Students learn traditional techniques to create sustainable fabrics and garments



Throughout the academic year more than 120 Liverpool School of Art and Design students have learnt a variety of traditional skills from leatherwork to weaving

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Throughout the academic year more than 120 undergraduate, MA and PhD students from a range of disciplines across the Liverpool School of Art and Design have learnt a variety of traditional skills from leatherwork to weaving.The extra modular ‘how to’ workshops are part of the school’s drive to promote sustainability and for students to better understand the origin of their materials, ensuring they can make more informed choices when designing garments. The workshops also complement all programmes of study, providing further creative skills that can boost graduate employability.

Since September, there have been 11 workshops covering millinery wire shaping, leather bevelling, stitching and embossing, the traditional weaving and spinning of fabrics as well as the Japanese techniques of Boro patching and Sashiko stitching for creative mending.

One of the artisans invited to the Liverpool School of Art and Design studios was mother and daughter duo, Cathy and Jessamy Wright of Lazykate Textiles. They showcased the traditional craft of spinning to the students across three workshops to instil a better understanding of the basics of fabric production.

Cathy was extremely happy to have been invited to undertake the tutorials and was impressed by those who took part. “We've been blown over by both the interest shown by the students and their ability too. LJMU have, in my opinion, much foresight in having spinners and weavers visit to show the basics of these processes.”

Six traditional wheels were brought into the studios during each session, with students paired up to each learn how to draft and treadle the wheel to better understand the coordination needed to spin the fabrics. Cathy also stressed the importance to the students of making considered fabric choices and understanding the origin of those materials.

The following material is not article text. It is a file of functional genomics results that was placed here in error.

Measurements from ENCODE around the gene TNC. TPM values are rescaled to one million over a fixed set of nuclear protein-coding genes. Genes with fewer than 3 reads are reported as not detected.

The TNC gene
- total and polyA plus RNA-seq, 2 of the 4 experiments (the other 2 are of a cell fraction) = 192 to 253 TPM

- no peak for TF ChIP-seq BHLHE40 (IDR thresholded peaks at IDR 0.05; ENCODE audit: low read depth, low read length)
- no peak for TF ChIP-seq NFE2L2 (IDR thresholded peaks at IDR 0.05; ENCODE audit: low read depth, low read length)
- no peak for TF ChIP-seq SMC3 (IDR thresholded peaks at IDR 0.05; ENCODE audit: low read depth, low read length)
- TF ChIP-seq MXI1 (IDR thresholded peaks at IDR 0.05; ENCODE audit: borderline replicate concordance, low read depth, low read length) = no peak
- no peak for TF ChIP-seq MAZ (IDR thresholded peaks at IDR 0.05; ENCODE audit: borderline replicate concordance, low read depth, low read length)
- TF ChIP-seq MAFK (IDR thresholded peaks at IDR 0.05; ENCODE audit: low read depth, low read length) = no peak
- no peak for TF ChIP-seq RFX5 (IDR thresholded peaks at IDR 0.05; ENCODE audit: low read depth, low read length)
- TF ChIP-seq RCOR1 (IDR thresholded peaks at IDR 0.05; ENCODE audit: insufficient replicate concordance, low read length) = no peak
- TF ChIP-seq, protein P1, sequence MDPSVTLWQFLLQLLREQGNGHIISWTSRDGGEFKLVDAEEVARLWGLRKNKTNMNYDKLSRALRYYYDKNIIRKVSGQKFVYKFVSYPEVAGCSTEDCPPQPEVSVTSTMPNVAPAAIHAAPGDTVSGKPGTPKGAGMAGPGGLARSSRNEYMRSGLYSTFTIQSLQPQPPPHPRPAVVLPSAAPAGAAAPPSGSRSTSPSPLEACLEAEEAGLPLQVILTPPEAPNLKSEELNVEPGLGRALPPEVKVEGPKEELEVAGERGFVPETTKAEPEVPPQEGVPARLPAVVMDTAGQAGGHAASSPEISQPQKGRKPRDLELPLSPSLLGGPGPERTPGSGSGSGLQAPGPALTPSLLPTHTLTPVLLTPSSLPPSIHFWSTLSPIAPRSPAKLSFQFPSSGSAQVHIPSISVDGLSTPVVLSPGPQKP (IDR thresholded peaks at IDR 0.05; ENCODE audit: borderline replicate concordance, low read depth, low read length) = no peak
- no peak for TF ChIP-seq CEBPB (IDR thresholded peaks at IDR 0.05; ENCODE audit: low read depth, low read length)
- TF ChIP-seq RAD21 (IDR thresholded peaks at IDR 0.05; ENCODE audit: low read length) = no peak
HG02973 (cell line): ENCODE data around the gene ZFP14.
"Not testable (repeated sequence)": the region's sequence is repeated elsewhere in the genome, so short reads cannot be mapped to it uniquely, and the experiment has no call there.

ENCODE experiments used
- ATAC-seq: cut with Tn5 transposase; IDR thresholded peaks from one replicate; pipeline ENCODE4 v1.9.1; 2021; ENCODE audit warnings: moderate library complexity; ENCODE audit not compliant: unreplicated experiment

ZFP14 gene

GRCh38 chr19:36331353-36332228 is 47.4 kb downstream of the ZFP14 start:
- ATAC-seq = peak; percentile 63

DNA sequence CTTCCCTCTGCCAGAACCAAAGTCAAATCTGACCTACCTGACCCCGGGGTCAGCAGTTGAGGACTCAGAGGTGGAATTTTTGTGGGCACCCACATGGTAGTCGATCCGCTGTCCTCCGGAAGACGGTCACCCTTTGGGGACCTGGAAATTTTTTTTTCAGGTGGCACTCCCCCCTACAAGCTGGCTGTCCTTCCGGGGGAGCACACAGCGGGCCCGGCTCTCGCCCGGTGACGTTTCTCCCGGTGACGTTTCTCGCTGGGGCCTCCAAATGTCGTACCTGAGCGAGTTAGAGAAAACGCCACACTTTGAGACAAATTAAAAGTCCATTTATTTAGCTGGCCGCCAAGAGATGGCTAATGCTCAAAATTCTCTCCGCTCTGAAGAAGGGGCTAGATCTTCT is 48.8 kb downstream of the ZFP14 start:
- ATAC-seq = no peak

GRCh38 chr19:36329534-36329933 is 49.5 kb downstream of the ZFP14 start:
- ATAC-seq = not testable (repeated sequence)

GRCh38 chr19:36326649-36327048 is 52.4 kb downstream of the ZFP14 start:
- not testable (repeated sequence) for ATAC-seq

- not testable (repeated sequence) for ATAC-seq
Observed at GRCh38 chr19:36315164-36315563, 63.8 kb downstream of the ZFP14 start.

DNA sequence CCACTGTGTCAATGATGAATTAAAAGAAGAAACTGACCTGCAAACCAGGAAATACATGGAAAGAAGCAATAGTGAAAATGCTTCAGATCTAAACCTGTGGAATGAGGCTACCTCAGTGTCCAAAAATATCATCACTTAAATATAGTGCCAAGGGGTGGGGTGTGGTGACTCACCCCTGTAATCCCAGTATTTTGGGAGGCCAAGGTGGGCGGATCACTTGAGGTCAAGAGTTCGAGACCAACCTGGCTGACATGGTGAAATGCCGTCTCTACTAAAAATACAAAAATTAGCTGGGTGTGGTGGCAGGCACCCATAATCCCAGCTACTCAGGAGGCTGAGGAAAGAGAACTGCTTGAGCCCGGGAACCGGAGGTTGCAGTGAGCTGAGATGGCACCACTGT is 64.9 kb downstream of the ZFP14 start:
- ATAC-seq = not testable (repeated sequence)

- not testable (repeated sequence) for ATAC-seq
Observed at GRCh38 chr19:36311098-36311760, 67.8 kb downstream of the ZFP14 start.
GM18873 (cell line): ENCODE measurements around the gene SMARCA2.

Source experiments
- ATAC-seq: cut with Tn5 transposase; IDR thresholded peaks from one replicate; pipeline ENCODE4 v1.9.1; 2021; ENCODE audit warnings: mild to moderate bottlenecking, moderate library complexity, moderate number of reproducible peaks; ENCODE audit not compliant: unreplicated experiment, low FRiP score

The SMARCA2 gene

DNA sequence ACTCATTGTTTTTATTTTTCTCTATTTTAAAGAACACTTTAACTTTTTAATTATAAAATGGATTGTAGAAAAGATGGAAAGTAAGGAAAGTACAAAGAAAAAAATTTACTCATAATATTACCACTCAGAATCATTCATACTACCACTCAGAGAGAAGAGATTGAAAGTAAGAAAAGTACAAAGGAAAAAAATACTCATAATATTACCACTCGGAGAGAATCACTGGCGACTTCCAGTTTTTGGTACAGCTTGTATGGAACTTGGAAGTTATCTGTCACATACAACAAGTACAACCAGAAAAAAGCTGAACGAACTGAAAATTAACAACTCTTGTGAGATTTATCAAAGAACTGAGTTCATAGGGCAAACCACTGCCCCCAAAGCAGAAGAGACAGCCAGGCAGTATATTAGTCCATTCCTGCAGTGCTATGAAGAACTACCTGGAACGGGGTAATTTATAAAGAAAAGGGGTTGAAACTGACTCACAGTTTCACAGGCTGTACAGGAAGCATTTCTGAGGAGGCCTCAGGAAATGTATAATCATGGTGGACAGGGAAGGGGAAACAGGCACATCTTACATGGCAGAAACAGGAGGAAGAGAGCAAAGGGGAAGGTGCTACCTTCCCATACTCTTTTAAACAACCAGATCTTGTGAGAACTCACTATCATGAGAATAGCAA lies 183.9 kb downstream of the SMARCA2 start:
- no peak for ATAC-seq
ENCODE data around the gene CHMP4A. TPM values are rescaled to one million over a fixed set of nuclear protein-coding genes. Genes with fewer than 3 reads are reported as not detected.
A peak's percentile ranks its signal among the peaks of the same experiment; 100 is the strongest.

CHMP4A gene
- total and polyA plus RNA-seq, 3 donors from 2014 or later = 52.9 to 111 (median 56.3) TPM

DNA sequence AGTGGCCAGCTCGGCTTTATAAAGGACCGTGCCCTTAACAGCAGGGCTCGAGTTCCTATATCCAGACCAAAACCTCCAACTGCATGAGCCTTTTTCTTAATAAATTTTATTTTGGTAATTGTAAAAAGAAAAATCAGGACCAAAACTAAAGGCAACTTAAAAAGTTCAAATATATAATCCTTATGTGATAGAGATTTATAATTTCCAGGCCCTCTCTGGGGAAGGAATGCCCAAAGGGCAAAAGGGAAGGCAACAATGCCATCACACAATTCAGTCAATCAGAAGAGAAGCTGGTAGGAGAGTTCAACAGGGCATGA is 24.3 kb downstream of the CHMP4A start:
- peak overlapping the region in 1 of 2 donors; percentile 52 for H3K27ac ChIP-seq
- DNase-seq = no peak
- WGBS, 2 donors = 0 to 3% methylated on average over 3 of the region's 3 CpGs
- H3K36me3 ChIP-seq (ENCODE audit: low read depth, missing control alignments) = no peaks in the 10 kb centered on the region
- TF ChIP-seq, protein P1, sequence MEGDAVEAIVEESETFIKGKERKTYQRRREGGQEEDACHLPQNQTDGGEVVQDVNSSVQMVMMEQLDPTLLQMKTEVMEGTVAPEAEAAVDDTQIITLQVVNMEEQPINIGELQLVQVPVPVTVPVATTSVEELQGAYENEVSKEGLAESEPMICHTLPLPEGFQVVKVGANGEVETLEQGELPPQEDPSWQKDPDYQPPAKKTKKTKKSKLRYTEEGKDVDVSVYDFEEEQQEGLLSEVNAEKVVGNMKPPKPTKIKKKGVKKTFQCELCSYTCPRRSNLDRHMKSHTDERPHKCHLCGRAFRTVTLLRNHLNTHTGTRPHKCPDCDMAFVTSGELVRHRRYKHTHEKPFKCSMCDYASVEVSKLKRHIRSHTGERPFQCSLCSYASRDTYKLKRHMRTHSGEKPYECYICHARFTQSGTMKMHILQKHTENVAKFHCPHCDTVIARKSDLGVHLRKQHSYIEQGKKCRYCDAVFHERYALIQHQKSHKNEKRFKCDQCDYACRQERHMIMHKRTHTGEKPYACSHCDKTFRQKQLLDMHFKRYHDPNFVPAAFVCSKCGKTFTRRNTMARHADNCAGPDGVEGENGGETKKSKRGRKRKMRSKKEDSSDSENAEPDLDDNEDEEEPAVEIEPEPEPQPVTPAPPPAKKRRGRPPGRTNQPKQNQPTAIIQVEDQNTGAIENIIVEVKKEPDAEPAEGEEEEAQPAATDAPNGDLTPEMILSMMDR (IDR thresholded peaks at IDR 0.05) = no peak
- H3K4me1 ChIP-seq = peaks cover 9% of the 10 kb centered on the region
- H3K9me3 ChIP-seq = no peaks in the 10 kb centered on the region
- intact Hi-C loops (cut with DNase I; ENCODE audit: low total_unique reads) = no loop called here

“By taking the time to be able to talk to the students about the sheep, the breeds and the qualities of the fibre and to let them feel the differences in those fibres it makes the connection between the fabrics and the animals that produce them. In terms of provenance and sustainability and giving a connection to local producers, hopefully they will remember and make those connections when they are designing or choosing where their fabric comes from in the future.”

The teaching and support staff within the Liverpool School of Art and Design ensure that sustainability is considered throughout all programmes of study. From creating tote bags using old clothing or bedding to utilising a remnants container across workrooms to ensure materials are not wasted.  

Cathy Reilly from Liverpool School of Art and Design said: “These workshops have proved very valuable across the school because now more than ever we need to be more conscious when it comes to sustainability, not just in fashion, but as a lifestyle and a way forward.”

Interested in studying at Liverpool School of Art and Design? Discover all courses at LJMU on our dedicated webpage.

- LJMU has been supported by various local artisans to deliver the workshops throughout the year including Liverpool Weaving Company, Liverpool’s very first and only micro mill; Studio Thrift who offer workshops in Sashiko/Boro techniques within creative mending; Denise Innes Spencer Millinery who teaches how to create structure and shapes using wire which can be transposed into any discipline; and Diamond Awl Leather run by Jason Stocks-Young who specialises in leather using techniques such as bevelling, burnishing, saddle stitch and embossing. 


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